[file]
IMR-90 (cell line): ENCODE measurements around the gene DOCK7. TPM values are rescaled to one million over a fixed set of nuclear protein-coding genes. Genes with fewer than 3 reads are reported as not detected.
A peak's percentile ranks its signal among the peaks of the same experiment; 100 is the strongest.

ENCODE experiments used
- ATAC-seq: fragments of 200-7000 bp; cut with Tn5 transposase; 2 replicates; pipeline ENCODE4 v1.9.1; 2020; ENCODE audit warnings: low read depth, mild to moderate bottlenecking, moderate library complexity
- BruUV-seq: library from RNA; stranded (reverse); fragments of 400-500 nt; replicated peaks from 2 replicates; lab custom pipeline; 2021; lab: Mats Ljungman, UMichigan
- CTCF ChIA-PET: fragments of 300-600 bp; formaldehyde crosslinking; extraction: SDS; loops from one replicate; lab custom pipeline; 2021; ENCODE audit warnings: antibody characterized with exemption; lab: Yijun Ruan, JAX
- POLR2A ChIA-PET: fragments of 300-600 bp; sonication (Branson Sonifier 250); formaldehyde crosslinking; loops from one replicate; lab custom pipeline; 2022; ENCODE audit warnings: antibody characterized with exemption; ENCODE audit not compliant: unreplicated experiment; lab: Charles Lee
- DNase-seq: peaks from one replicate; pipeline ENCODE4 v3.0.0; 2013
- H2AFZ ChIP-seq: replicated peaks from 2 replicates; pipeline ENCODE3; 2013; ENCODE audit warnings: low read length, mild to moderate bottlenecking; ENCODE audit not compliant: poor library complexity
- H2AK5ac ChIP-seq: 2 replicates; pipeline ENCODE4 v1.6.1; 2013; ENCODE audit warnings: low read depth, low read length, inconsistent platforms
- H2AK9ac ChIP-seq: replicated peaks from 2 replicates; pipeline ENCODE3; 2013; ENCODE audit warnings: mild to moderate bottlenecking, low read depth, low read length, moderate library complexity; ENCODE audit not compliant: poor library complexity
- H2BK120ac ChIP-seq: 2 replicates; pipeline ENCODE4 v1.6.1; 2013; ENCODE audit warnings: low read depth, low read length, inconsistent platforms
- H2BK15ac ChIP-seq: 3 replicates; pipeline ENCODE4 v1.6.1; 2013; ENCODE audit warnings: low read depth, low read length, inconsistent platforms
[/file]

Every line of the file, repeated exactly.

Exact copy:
IMR-90 (cell line): ENCODE measurements around the gene DOCK7. TPM values are rescaled to one million over a fixed set of nuclear protein-coding genes. Genes with fewer than 3 reads are reported as not detected.
A peak's percentile ranks its signal among the peaks of the same experiment; 100 is the strongest.

ENCODE experiments used
- ATAC-seq: fragments of 200-7000 bp; cut with Tn5 transposase; 2 replicates; pipeline ENCODE4 v1.9.1; 2020; ENCODE audit warnings: low read depth, mild to moderate bottlenecking, moderate library complexity
- BruUV-seq: library from RNA; stranded (reverse); fragments of 400-500 nt; replicated peaks from 2 replicates; lab custom pipeline; 2021; lab: Mats Ljungman, UMichigan
- CTCF ChIA-PET: fragments of 300-600 bp; formaldehyde crosslinking; extraction: SDS; loops from one replicate; lab custom pipeline; 2021; ENCODE audit warnings: antibody characterized with exemption; lab: Yijun Ruan, JAX
- POLR2A ChIA-PET: fragments of 300-600 bp; sonication (Branson Sonifier 250); formaldehyde crosslinking; loops from one replicate; lab custom pipeline; 2022; ENCODE audit warnings: antibody characterized with exemption; ENCODE audit not compliant: unreplicated experiment; lab: Charles Lee
- DNase-seq: peaks from one replicate; pipeline ENCODE4 v3.0.0; 2013
- H2AFZ ChIP-seq: replicated peaks from 2 replicates; pipeline ENCODE3; 2013; ENCODE audit warnings: low read length, mild to moderate bottlenecking; ENCODE audit not compliant: poor library complexity
- H2AK5ac ChIP-seq: 2 replicates; pipeline ENCODE4 v1.6.1; 2013; ENCODE audit warnings: low read depth, low read length, inconsistent platforms
- H2AK9ac ChIP-seq: replicated peaks from 2 replicates; pipeline ENCODE3; 2013; ENCODE audit warnings: mild to moderate bottlenecking, low read depth, low read length, moderate library complexity; ENCODE audit not compliant: poor library complexity
- H2BK120ac ChIP-seq: 2 replicates; pipeline ENCODE4 v1.6.1; 2013; ENCODE audit warnings: low read depth, low read length, inconsistent platforms
- H2BK15ac ChIP-seq: 3 replicates; pipeline ENCODE4 v1.6.1; 2013; ENCODE audit warnings: low read depth, low read length, inconsistent platforms